As a result of the breakout sessions, three groups elaborated the following key recommendations.
- Introduction of a dedicated statelessness determination procedure and the improvement of data collection on statelessness would allow for enhancement of identification and protection of stateless persons in the region.
- Access to universal birth registration would help ensure that no child is born stateless in the CIS region.
- Information-sharing and exchange of good practices among States is important to advance awareness-raising on statelessness, including among donors, mass media and general public, to attract more attention to the issue of statelessness in the region.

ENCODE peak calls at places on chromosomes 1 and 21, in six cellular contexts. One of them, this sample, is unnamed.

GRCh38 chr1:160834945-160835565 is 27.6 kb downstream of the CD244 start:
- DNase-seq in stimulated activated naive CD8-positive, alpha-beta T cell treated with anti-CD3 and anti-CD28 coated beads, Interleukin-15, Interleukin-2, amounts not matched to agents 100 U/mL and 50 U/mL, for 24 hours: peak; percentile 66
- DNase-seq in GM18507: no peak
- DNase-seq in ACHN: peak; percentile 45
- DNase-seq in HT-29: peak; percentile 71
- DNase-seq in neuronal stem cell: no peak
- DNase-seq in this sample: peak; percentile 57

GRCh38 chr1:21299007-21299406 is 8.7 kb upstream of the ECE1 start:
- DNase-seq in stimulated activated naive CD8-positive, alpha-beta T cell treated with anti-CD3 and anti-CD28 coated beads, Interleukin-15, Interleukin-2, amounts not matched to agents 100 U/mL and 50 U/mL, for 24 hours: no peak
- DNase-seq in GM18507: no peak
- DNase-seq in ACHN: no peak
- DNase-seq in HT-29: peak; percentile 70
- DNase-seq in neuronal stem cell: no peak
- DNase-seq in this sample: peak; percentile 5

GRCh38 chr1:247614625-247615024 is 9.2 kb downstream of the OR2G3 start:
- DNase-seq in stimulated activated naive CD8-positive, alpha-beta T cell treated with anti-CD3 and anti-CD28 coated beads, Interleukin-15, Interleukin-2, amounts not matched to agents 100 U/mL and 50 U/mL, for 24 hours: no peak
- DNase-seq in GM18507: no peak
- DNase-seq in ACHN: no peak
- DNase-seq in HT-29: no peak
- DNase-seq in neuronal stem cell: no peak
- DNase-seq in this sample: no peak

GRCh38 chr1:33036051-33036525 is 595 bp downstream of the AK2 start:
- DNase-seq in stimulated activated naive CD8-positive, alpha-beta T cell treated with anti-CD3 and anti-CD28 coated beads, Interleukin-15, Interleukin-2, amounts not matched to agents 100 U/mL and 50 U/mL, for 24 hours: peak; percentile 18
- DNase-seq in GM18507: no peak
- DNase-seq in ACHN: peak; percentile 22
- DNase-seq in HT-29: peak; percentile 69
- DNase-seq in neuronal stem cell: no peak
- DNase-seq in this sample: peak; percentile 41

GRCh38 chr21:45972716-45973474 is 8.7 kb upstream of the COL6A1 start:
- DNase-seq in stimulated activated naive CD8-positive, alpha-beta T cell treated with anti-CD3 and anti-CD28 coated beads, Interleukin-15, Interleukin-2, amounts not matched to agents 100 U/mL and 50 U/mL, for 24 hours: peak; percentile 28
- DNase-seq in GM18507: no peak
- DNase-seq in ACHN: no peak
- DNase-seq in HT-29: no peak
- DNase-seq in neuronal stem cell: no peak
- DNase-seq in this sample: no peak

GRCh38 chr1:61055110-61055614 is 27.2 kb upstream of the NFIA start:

The information presented during the Conference, as well as discussions within the framework of the breakout sessions showed that the CIS Member States made a number of positive steps towards addressing statelessness in the region. The Conference provided participants from Armenia, Azerbaijan, Belarus, Kazakhstan, the Kyrgyz Republic, the Republic of Moldova, the Russian Federation, Tajikistan and Turkmenistan, as well as the CIS Executive Committee, UNHCR and other international and regional organizations, academics and civil society representatives, with a platform to discuss statelessness in the CIS region and jointly elaborate recommendations aimed at addressing the remaining challenges in the region. The organizers of the Conference are hopeful that these recommendations will soon be transformed into actions prior, at and beyond UNHCR’s High-Level Segment on Statelessness.